‘It’s not the beautiful game anymore’

GRAB FOR POWER: Galway’s Paul Conroy tests the strength of Aidan O’Shea’s Mayo jersey in a league clash last February. The Tribesmen have become more ruthless this year. Picture: Diarmuid Greene/Sportsfile

Paul Keane

Former Galway captain Finian Hanley has admitted the All-Ireland semi-finalists had to get “cynical” this year in order to compete with the top teams.

The full-back retired last winter and said he noticed a big difference in the team’s aggression and intensity following Paddy Tally’s introduction as a coach for 2018.

Galway forward Danny Cummins admitted last December that they lacked a vital “edge” in the 2017 Connacht final and they would need to start delving into “the dark arts” to progress.

Hanley said it was evident to him from the opening round of the National League that Galway were far more ruthless this season and he immediately identified ex-Tyrone coach Tally’s influence.

“His teams are intense and they look to be the aggressors all the time,” Hanley told The Forty-Five podcast.

“From day one, we played in Tuam in the first round of the National League, I was at it, and I saw a difference in a lot of our lads, the way when they won the ball on a turnover it was get in, take the ball, rip it off the guy on the ground or whatever, ruffle him up and maybe get a reaction.

“That’s something Galway have brought to it. It’s cynical, there’s cynicism, there’s whatever you want to call it. Galway are only moving to where the best teams in the country are, and they’ve had to do that because we’ve been a nice team for so many years, playing these great games and lovely footballers and all that sort of stuff. But we had to change.”

Kildare manager Cian O’Neill raged at match officials after his team’s Super 8s defeat to Galway, claiming Daniel Flynn was provoked into striking out and receiving a red card.

A number of teams who have played Galway this year, most notably Mayo but also Tyrone in that opening league game, have had players sent off while Galway themselves had three men dismissed in their pre-season loss to Mayo.

It could lead to a sharp focus from Barry Cassidy and his team of officials on cynicism during tomorrow evening’s All-Ireland semi-final between Galway and Dublin.

“Dublin do it, Kerry do it, Tyrone do it, all the top teams, we had to get up there and to do that we had to start doing stuff that everyone else is doing and try to get that bit of an edge and we’ve brought it this year,” said Hanley, the former International Rules defender.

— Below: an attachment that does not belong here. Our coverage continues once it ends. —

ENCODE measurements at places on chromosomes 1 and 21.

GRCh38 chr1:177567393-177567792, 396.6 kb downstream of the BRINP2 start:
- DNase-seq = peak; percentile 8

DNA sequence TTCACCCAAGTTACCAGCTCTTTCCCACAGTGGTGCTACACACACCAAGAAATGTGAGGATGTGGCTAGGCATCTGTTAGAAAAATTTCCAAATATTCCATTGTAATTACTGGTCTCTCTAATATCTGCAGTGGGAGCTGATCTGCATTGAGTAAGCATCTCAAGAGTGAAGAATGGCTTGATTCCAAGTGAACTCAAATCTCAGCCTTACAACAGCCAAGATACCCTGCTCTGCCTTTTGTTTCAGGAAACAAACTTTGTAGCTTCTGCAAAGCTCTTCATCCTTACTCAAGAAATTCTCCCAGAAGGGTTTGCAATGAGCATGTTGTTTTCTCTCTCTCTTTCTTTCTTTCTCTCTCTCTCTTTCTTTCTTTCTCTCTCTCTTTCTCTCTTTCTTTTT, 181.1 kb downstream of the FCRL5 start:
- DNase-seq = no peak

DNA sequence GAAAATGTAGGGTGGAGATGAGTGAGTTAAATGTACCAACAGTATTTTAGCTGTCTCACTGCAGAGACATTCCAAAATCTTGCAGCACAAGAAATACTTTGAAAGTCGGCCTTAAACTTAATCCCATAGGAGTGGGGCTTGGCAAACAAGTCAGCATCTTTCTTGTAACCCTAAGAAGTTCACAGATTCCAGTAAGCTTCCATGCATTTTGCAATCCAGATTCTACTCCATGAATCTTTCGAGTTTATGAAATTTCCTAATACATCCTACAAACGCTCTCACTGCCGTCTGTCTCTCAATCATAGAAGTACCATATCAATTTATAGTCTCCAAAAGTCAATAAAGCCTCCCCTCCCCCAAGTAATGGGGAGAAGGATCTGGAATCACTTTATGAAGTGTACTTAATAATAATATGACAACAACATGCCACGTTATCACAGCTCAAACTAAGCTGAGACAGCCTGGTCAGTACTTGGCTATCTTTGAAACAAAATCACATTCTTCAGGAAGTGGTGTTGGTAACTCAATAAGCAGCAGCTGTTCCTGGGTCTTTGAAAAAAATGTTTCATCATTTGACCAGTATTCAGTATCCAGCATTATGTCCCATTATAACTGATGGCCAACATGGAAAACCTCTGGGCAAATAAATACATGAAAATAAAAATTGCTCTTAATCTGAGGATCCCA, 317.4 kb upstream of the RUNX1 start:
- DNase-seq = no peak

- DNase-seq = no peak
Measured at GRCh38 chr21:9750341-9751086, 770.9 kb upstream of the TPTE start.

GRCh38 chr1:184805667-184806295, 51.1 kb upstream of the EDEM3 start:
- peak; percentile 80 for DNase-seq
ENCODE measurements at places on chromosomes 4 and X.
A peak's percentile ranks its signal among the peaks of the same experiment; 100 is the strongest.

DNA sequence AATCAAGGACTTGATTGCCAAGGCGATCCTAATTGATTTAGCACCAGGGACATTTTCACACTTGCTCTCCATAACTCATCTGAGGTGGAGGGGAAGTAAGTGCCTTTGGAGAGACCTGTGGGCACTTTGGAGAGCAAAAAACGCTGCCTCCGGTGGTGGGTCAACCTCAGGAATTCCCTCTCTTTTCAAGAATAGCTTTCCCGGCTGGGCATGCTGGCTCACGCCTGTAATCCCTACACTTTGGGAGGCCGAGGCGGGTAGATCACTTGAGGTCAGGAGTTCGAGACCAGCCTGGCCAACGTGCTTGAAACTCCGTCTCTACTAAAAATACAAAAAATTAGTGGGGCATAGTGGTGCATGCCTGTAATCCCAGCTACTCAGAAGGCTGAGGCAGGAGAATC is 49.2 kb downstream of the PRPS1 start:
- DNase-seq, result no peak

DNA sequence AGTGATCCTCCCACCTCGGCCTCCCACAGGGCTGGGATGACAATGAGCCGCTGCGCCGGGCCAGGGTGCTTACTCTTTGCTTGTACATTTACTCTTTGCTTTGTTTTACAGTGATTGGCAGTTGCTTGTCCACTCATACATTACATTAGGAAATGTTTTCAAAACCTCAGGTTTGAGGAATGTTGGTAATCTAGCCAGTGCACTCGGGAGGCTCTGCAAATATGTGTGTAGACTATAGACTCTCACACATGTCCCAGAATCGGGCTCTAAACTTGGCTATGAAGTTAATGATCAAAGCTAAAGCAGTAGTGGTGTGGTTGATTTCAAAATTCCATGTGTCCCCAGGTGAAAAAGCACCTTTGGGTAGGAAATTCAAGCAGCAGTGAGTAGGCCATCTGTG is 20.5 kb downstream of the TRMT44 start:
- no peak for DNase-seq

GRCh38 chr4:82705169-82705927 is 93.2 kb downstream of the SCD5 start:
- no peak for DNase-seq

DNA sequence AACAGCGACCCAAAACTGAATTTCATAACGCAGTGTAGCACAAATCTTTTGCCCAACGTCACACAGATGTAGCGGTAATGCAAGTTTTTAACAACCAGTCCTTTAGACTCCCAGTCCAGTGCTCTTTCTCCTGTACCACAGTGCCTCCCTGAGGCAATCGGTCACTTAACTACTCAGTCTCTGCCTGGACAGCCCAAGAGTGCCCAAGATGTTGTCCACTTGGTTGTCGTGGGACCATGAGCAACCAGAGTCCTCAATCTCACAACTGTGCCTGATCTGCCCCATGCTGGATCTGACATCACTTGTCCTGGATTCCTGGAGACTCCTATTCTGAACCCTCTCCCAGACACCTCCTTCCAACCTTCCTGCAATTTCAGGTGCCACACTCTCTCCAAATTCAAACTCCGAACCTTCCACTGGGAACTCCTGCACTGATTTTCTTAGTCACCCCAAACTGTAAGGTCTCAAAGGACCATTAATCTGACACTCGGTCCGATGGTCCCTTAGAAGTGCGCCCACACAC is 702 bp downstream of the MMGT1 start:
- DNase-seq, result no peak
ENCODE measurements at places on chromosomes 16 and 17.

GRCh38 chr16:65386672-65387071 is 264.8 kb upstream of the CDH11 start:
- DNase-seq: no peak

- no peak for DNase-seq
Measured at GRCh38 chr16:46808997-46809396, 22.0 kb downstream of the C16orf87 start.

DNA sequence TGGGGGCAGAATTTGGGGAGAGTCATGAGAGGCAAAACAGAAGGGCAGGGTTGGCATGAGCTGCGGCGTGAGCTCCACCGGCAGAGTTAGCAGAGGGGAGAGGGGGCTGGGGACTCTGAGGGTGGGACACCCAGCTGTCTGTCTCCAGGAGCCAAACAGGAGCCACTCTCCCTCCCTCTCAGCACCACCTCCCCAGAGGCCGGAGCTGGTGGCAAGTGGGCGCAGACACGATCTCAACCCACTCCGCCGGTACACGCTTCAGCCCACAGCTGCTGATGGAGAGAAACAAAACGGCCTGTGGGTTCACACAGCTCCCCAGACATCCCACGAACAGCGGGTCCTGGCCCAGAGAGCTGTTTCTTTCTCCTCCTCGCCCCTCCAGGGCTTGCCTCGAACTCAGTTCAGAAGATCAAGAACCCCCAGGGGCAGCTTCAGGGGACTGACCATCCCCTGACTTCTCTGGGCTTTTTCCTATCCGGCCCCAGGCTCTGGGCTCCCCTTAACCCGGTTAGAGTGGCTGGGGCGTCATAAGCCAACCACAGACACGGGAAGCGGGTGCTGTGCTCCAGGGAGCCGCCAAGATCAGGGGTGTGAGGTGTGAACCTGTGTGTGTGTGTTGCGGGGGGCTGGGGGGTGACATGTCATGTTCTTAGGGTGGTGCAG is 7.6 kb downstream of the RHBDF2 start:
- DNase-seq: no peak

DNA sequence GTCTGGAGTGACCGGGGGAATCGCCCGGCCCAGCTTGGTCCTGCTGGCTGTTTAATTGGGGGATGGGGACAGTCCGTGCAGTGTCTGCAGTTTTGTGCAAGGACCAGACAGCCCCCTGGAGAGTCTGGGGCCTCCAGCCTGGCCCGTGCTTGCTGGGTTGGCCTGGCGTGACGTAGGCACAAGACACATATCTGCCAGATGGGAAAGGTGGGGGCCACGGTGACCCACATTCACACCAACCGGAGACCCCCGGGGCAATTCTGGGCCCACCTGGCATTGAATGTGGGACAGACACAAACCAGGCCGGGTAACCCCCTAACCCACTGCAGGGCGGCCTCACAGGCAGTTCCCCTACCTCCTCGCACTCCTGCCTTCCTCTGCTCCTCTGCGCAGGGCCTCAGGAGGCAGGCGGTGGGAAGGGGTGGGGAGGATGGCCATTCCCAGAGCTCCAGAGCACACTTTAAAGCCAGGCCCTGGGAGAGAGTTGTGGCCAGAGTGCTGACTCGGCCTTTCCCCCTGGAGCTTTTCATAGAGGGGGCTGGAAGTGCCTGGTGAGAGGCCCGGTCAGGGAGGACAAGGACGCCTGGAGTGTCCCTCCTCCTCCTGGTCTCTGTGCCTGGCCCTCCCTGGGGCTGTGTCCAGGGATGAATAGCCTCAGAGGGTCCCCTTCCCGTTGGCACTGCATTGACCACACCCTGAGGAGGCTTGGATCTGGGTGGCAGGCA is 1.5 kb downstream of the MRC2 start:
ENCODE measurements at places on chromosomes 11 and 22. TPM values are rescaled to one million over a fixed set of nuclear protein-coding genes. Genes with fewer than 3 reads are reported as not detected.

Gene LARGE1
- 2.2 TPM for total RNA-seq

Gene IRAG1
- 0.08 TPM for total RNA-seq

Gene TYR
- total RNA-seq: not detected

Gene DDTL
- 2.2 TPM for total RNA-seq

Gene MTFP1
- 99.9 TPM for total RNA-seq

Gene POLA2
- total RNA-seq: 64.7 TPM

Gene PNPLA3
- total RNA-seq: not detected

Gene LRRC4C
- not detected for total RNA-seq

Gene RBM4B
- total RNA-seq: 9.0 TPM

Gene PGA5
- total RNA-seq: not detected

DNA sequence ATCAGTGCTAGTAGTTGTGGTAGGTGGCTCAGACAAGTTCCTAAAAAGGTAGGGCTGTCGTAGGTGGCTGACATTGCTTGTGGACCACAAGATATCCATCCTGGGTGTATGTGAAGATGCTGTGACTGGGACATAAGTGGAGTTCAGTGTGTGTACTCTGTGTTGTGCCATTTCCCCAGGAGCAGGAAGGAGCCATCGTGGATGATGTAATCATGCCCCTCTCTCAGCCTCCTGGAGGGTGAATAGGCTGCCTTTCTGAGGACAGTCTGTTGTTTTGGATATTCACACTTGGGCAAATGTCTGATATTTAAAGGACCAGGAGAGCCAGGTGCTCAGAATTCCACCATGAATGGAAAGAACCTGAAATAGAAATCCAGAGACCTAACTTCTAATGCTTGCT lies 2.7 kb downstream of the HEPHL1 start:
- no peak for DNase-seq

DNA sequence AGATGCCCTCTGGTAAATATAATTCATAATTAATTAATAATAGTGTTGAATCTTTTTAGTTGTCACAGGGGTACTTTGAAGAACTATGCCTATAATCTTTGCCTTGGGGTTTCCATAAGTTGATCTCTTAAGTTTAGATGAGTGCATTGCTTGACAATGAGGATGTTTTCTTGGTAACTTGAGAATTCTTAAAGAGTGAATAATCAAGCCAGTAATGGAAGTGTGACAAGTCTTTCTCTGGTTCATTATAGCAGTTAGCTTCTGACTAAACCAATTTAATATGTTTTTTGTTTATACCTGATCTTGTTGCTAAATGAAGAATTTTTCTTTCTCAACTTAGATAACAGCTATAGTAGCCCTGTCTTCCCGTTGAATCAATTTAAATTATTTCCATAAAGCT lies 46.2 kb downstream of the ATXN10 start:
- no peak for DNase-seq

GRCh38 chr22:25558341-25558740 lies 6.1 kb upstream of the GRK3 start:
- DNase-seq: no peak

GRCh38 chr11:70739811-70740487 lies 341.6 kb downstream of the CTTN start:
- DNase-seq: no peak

And when we have it, the style of game that Galway are playing, when we have the edge, we’re very good. But it’s very hard to have that edge all the time and last Saturday (against Monaghan) we didn’t have any edge at all. We had no purpose. We kicked a lot of wides and we got trimmed.

Galway were traditionally renowned as stylists of the game and the All-Ireland winning teams of 1998 and 2001 that current boss Walsh played on contained some rare talents.

But Hanley says times have changed and argued it’s not the players’ fault for doing whatever it takes to win.

“Unfortunately that’s it, it’s all about winning now,” he said.

The game as a spectacle, it’s not the beautiful game anymore. That’s up to the GAA and up to the refs (to fix), it’s not up to Kevin Walsh, Jim Gavin and these guys to say, ‘Listen, let’s make it nice, let’s make it a great spectacle and do all these things’.

“Tough luck. It’s a results game for these guys.”

Galway’s new ultra-intense approach has gone hand in glove with their counter-attacking approach, a style of play that elevated them to a National League final and provincial honours.

“It’s changed, for years we were playing gung-ho, playing these classic games, losing by a point or whatever,” said Hanley.

“That’s totally changed now. During the league it was a case of a game of chess and a who blinks first kind of approach where if we can strangle the game for 40 or 50 minutes and then let it open up.

"Like, if we’re playing Kildare or Kerry or whoever, they’re coming at us in droves and we turn them over enough times, I think that’s what the blanket defence does, it bores the opposition into going, ‘Ah, just kick it, I’m just going to kick it in now because I’m bored of hand-passing over and back’.”

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